I have just been told that I need cataract surgery for both eyes. My doctor wanted to wait for surgery until both qualified for Medicare, and I agree with that. However, he told me that I was the first person that he had seen for whom he would recommend Restor IOL's. Although he has done hundreds if not thousands of cataract surgeries,I would be his first to have a Restor implant. That made me a bit nervous.
I then researched the Restor lens and found lots of references to the Rezoom lens and the ReZoom actually sounds better for me since I do a lot of computer work and I am still very active. I also love to read, but would not mind wearing reading glasses. I then called my doctor, but found that he did not use the Rezoom lens. I really think it would be to my advantage to consult with a surgeon who does both and could, after examining my eyes, make appropriate recommendations.
I live in the Lansing, MI area and have found a list of surgeons who do both in Lansing and in Grand Rapids. However, I know nothing about any of them, so I would appreciate any advice you can give me that would help me determine who, among the many, would be the better choices.
This forum contains a wealth of information about both ReStor and ReZoom, both in recent threads and in the archives. It would certainly be worth your time to read them. Becoming more knowledgeable before surgery will help you to make a better decision about your future vision.
IMO, you should seek out a surgeon who is very experienced with multifocals. You'll probably want to consult at least three doctors. I'd eliminate anyone who didn't also specialize in refractive surgery (i.e., laser vision correction). Ask how many multifocals they have implanted. What are their recommendations for you? Other eye care professionals (optometrists and ophthalmologists) in the community are often savvy about who's good and who isn't.
****, as Jodie said above, I suggest you click on "browse archives" on the main page of this forum and spend some time reading the threads under the cataract category for at least the past year. Many people have posted about their experiences with both monofocal and multifocal IOLs. A caveat is that those who post here are those who have had felt a need to post, generally meaning that they have had issues of some sort.
As for finding a doctor, Castle Connolly (http://castleconnolly.com/doctors/index.cfm?source=ccm) has been mentioned as a service that provides information on the best doctors in various areas although it does require a small fee. Referrals from satisfied patients are also a source. Speaking from my own experience, I would choose a doctor who does accurate power measurements and who has an IOL Master.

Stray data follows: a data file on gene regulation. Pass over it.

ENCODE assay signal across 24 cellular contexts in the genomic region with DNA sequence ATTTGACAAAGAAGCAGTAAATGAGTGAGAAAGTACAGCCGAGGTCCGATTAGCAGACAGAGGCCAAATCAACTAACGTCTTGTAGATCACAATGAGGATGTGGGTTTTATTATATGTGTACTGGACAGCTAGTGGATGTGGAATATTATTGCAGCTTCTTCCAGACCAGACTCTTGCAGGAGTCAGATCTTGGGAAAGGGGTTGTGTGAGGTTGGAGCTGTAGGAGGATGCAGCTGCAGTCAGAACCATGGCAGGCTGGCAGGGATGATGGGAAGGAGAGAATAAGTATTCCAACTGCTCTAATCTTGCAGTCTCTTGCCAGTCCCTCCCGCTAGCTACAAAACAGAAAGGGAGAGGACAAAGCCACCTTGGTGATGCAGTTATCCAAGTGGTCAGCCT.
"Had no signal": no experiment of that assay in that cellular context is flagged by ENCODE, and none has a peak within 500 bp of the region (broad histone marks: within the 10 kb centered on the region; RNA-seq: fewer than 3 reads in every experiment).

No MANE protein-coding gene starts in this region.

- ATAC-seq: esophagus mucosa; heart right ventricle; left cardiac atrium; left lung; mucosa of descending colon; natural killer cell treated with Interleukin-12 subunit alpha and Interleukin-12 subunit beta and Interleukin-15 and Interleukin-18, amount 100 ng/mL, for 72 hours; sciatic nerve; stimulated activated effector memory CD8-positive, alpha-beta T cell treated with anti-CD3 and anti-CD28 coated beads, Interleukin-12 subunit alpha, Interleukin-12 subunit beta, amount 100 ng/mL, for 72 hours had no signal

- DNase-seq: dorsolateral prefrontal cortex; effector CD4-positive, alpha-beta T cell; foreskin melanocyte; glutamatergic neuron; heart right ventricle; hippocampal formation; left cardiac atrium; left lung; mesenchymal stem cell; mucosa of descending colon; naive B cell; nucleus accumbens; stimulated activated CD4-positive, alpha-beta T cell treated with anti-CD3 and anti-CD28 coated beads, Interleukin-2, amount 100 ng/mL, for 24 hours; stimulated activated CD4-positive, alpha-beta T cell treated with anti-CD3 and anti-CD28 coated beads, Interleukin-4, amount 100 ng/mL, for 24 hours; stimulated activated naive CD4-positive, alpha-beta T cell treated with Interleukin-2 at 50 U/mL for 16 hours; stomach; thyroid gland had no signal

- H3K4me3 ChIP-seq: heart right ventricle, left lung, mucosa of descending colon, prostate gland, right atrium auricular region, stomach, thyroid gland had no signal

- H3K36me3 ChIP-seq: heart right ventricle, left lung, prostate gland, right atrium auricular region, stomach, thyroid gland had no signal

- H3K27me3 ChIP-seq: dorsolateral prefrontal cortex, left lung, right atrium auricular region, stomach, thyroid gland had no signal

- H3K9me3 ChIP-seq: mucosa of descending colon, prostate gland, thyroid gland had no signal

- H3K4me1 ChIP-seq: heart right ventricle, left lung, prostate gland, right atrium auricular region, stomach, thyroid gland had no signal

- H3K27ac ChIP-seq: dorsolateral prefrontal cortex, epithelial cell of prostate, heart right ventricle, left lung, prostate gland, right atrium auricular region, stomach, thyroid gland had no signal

Another option to a multifocal is a monofocal targeted to a slight degree of nearsightedness. I have a monofocal implant in one eye that has settled on a -0.5 diopter correction. I have decent, although not perfect, near, intermediate, and distance vision; I do need readers for newsprint and sometimes use glasses for night driving.
Thank you very much for the information sent. I checked the Connolly site and have read the two articles posted by Forum OD_RMP. As a result, I located doctors in Grand Rapids, Michigan who implant both ReZoom and Restor lenses as well as monofocals. I have an appointment Tuesday with them and hope to get a broader perspective than what I have received thus far from my doctor who only uses Restor.
I am also considering two monofocals (one near and one distant) for at least two reasons. I have always been bothered by my trifocals when trying to catch something thrown to me from a short distance with a trajectory that quickly passes through the three focal ranges. If my thinking is correct, monofocals would avoid this. However, I also wonder about the effect on depth perception with two monofocals designed for different distances. I would also like to be able to lean back in my lazyboy and watch TV in the evening. As I understand it, the multifocals would behave much like my present tri-focal glasses and I would be looking through the lower part of the lens which is designed for near objects.
If anyone can advise on these issues, I would greatly appreciate it.
"monovision" (2 monofocal iols, one for distance and one for near) traditionally gives poor depth perception. theoretically a multifocal would perform better when "catching" things.
also...if you are talking about reclining and watching tv with multifocal iol implants...NO it is UNLIKE your trifocals. there is no "bottom" or "top" of a multifocal iol. in your trifocal glasses the top is distance and the bottom is near...NOT SO in your multifocal iols. you should be able to recline and watch tv fine.
Thank you very much for this clarification. I feel much better about the multifocal IOL now. Somehow, after looking at the "rings" in the sample Restor lens, I got the impression that the rings were much like my tri-focal glasses. From your posting, it seems obvious that the multifocal will be better for "catching" and will also allow me to recline and watch TV. What more could I ask. Thanks again.
****, I have both, REZOOM in right dominant eye, RESTOR in left non-dominant eye. Excellent vision at all depths. Some ghosting, slowly disappearing 6 mo. out. No need for glasses. Look into combination. Colors equal out to normal tones.. clarity. Must wear sunglasses.. things are bright. GREAT intermediate vision lacking in the RESTOR.
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